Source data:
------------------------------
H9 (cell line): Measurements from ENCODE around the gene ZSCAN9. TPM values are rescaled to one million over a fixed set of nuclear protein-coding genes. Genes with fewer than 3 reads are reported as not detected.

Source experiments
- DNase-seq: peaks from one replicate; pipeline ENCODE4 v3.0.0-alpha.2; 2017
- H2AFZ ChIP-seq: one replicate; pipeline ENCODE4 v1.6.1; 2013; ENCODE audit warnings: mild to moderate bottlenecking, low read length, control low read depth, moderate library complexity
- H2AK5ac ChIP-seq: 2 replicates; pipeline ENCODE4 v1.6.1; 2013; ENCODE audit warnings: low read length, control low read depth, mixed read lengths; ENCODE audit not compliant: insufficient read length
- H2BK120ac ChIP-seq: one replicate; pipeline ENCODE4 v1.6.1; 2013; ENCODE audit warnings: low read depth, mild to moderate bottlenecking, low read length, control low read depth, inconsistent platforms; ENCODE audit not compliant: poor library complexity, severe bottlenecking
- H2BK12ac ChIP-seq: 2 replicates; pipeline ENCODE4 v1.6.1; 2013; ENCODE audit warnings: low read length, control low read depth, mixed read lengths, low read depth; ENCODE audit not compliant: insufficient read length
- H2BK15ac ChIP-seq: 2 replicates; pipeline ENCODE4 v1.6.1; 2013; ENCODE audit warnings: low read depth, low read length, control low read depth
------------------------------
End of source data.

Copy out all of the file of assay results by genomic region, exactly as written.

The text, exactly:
H9 (cell line): Measurements from ENCODE around the gene ZSCAN9. TPM values are rescaled to one million over a fixed set of nuclear protein-coding genes. Genes with fewer than 3 reads are reported as not detected.

Source experiments
- DNase-seq: peaks from one replicate; pipeline ENCODE4 v3.0.0-alpha.2; 2017
- H2AFZ ChIP-seq: one replicate; pipeline ENCODE4 v1.6.1; 2013; ENCODE audit warnings: mild to moderate bottlenecking, low read length, control low read depth, moderate library complexity
- H2AK5ac ChIP-seq: 2 replicates; pipeline ENCODE4 v1.6.1; 2013; ENCODE audit warnings: low read length, control low read depth, mixed read lengths; ENCODE audit not compliant: insufficient read length
- H2BK120ac ChIP-seq: one replicate; pipeline ENCODE4 v1.6.1; 2013; ENCODE audit warnings: low read depth, mild to moderate bottlenecking, low read length, control low read depth, inconsistent platforms; ENCODE audit not compliant: poor library complexity, severe bottlenecking
- H2BK12ac ChIP-seq: 2 replicates; pipeline ENCODE4 v1.6.1; 2013; ENCODE audit warnings: low read length, control low read depth, mixed read lengths, low read depth; ENCODE audit not compliant: insufficient read length
- H2BK15ac ChIP-seq: 2 replicates; pipeline ENCODE4 v1.6.1; 2013; ENCODE audit warnings: low read depth, low read length, control low read depth